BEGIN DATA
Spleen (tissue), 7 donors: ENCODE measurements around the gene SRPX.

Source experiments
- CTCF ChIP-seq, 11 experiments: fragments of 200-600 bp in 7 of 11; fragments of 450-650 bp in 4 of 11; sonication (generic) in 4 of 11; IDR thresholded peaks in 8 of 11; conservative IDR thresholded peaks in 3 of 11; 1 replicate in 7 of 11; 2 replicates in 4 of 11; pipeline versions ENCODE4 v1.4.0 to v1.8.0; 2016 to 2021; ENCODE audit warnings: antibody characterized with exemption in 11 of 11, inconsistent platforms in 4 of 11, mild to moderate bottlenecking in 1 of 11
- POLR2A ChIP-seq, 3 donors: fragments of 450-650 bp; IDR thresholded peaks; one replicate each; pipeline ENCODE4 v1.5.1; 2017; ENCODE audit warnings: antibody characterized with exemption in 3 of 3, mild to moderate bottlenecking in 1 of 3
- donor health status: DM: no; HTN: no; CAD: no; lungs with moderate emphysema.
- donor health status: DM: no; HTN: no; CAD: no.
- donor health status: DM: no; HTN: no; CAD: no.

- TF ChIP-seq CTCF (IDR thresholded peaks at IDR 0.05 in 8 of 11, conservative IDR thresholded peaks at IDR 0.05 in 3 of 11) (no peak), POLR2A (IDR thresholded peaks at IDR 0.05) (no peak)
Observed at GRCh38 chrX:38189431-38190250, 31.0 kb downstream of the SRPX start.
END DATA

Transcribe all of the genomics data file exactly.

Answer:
Spleen (tissue), 7 donors: ENCODE measurements around the gene SRPX.

Source experiments
- CTCF ChIP-seq, 11 experiments: fragments of 200-600 bp in 7 of 11; fragments of 450-650 bp in 4 of 11; sonication (generic) in 4 of 11; IDR thresholded peaks in 8 of 11; conservative IDR thresholded peaks in 3 of 11; 1 replicate in 7 of 11; 2 replicates in 4 of 11; pipeline versions ENCODE4 v1.4.0 to v1.8.0; 2016 to 2021; ENCODE audit warnings: antibody characterized with exemption in 11 of 11, inconsistent platforms in 4 of 11, mild to moderate bottlenecking in 1 of 11
- POLR2A ChIP-seq, 3 donors: fragments of 450-650 bp; IDR thresholded peaks; one replicate each; pipeline ENCODE4 v1.5.1; 2017; ENCODE audit warnings: antibody characterized with exemption in 3 of 3, mild to moderate bottlenecking in 1 of 3
- donor health status: DM: no; HTN: no; CAD: no; lungs with moderate emphysema.
- donor health status: DM: no; HTN: no; CAD: no.
- donor health status: DM: no; HTN: no; CAD: no.

- TF ChIP-seq CTCF (IDR thresholded peaks at IDR 0.05 in 8 of 11, conservative IDR thresholded peaks at IDR 0.05 in 3 of 11) (no peak), POLR2A (IDR thresholded peaks at IDR 0.05) (no peak)
Observed at GRCh38 chrX:38189431-38190250, 31.0 kb downstream of the SRPX start.